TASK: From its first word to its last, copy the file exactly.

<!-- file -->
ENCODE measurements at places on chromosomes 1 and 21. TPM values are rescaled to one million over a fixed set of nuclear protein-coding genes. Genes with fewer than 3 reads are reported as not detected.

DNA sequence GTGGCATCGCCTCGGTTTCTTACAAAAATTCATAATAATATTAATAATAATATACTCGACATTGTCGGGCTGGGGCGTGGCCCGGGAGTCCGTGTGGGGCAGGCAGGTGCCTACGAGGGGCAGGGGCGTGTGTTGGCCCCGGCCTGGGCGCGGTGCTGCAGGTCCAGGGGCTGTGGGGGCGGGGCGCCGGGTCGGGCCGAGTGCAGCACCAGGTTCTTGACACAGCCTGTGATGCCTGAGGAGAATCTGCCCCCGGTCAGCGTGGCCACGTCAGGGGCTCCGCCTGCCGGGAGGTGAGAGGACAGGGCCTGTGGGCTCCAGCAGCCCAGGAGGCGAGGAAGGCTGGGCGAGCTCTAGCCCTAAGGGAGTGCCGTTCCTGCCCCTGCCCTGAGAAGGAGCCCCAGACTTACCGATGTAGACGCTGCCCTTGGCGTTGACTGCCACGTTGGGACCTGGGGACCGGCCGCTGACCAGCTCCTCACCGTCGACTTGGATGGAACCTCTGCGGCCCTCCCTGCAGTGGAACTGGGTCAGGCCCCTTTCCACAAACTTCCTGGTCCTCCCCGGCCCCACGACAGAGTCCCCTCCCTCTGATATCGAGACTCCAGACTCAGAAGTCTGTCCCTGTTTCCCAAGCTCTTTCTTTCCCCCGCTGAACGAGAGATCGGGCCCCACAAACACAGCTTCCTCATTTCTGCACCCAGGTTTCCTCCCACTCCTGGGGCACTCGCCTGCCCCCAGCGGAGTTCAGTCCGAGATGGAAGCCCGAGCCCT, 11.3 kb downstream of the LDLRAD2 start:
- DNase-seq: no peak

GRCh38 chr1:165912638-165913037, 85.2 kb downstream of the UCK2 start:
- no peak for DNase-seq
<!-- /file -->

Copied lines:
ENCODE measurements at places on chromosomes 1 and 21. TPM values are rescaled to one million over a fixed set of nuclear protein-coding genes. Genes with fewer than 3 reads are reported as not detected.

DNA sequence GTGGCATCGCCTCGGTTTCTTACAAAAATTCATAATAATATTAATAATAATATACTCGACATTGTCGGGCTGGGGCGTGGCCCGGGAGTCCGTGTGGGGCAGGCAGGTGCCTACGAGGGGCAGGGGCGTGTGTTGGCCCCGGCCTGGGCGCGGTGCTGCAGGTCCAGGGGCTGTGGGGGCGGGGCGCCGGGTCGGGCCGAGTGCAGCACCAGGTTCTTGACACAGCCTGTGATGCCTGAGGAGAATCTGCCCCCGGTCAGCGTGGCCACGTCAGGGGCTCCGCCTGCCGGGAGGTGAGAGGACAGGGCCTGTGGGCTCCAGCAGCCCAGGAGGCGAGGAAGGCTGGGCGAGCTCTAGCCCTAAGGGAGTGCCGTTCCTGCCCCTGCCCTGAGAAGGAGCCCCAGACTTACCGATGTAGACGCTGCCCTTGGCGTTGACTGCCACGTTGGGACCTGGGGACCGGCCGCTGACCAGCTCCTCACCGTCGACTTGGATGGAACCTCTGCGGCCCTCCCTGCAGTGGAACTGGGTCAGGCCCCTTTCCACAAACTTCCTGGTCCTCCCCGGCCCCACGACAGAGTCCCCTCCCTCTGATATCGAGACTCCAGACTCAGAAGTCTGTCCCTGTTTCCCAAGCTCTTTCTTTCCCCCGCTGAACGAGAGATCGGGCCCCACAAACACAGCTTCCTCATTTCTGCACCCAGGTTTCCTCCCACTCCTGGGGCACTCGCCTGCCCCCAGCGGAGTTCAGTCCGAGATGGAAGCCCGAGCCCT, 11.3 kb downstream of the LDLRAD2 start:
- DNase-seq: no peak

GRCh38 chr1:165912638-165913037, 85.2 kb downstream of the UCK2 start:
- no peak for DNase-seq